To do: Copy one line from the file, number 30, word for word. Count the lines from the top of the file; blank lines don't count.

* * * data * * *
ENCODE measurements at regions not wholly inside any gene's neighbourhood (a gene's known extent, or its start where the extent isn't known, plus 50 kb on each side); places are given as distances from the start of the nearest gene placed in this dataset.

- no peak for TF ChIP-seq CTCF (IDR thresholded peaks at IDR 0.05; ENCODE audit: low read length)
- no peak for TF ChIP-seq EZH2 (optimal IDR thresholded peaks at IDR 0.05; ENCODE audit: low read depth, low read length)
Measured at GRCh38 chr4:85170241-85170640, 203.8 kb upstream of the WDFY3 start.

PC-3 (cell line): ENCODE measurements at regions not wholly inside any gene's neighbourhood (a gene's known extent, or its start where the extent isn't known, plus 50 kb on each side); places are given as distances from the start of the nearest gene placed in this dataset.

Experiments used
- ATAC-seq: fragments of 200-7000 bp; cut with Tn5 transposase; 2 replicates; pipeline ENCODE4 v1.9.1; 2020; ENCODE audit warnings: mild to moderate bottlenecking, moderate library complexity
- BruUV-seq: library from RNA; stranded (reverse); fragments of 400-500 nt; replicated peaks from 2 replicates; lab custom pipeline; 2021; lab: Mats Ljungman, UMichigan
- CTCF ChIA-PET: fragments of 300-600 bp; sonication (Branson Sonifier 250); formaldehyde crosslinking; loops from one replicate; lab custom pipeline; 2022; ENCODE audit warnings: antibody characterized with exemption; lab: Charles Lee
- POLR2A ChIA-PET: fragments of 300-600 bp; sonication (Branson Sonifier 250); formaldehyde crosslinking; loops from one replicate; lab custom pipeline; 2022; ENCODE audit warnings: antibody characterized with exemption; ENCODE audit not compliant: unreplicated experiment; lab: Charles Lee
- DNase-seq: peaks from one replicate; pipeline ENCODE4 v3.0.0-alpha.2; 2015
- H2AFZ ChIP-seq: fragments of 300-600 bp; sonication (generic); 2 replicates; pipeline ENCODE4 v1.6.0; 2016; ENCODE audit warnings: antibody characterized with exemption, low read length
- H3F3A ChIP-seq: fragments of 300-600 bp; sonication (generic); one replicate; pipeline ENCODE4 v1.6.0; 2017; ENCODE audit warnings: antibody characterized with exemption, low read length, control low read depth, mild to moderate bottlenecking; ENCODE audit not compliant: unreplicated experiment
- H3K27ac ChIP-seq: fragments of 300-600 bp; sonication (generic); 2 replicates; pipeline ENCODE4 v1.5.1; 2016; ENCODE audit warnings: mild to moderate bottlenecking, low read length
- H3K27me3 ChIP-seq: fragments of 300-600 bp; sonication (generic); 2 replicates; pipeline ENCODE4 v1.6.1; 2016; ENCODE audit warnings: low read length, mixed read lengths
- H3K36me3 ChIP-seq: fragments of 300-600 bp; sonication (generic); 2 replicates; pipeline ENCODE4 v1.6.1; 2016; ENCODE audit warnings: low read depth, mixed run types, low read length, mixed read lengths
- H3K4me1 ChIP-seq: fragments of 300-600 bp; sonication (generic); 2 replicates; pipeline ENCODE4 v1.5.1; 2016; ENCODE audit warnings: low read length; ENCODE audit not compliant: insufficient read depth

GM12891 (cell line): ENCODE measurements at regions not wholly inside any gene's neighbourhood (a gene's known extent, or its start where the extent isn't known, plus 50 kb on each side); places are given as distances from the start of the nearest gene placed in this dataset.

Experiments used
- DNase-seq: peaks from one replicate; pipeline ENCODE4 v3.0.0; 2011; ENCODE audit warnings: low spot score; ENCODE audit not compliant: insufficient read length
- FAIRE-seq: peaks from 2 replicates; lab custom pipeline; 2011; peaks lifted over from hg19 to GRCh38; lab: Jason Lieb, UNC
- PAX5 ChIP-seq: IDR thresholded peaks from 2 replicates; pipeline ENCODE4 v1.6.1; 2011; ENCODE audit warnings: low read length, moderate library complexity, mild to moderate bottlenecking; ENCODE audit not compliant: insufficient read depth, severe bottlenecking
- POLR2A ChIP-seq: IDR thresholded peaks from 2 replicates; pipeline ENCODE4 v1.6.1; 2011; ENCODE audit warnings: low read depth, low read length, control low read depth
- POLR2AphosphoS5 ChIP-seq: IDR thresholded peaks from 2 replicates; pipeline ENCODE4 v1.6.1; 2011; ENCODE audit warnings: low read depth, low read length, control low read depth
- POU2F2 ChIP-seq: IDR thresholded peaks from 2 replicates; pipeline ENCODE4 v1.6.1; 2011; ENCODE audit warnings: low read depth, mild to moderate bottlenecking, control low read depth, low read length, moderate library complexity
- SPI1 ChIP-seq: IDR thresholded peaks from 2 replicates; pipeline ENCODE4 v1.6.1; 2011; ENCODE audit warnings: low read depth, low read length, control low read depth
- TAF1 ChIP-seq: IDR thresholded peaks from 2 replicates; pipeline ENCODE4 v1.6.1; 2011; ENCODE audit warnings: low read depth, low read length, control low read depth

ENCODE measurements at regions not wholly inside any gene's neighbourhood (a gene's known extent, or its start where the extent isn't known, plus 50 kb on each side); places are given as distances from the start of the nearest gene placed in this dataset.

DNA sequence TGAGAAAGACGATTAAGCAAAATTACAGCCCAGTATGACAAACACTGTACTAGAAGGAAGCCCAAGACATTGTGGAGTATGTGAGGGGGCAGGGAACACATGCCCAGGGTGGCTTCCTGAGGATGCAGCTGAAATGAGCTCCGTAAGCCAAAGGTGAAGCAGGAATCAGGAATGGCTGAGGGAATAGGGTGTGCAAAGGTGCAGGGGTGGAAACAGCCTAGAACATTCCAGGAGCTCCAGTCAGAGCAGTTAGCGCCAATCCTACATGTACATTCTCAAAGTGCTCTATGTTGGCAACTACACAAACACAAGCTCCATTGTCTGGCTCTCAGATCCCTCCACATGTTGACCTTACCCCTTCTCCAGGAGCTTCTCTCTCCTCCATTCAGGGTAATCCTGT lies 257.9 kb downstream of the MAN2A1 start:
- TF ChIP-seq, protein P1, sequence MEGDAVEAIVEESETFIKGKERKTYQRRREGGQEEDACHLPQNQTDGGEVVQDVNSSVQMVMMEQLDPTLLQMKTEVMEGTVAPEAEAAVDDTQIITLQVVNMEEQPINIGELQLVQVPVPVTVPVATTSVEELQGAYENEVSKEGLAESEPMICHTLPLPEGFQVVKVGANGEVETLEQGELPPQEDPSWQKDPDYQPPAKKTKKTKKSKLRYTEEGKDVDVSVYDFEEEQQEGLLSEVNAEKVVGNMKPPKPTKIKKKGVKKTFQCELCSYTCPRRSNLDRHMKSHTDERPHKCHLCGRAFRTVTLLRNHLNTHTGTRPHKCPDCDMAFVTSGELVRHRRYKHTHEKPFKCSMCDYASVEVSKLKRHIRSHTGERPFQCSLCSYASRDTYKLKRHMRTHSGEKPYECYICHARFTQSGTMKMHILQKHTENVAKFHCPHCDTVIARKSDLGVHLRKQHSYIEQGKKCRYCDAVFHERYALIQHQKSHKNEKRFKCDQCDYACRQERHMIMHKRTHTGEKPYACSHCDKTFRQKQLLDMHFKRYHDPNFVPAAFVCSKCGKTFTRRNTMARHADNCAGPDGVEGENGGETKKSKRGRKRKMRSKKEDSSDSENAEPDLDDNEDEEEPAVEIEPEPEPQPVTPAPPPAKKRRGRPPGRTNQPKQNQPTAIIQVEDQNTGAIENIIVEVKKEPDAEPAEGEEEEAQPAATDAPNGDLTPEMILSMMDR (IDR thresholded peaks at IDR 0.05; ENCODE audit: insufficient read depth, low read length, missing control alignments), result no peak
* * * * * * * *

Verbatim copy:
- TF ChIP-seq, protein P1, sequence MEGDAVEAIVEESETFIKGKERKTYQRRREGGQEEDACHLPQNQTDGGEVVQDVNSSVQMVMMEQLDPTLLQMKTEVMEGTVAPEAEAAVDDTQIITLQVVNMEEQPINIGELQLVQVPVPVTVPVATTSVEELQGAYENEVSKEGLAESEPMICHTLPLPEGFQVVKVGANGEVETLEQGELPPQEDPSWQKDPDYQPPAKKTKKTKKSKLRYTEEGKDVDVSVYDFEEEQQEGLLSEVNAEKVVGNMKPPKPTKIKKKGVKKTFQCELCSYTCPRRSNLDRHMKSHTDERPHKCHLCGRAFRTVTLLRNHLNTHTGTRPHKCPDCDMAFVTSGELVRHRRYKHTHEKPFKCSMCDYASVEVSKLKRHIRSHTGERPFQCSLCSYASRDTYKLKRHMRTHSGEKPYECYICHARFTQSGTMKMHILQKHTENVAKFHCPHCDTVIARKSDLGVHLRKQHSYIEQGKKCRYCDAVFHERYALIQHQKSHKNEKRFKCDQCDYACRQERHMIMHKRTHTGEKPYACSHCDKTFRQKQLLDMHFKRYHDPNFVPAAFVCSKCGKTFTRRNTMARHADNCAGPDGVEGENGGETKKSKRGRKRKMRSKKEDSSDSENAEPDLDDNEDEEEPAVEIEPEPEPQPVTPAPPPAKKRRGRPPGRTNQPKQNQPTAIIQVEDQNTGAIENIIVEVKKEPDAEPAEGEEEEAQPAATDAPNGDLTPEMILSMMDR (IDR thresholded peaks at IDR 0.05; ENCODE audit: insufficient read depth, low read length, missing control alignments), result no peak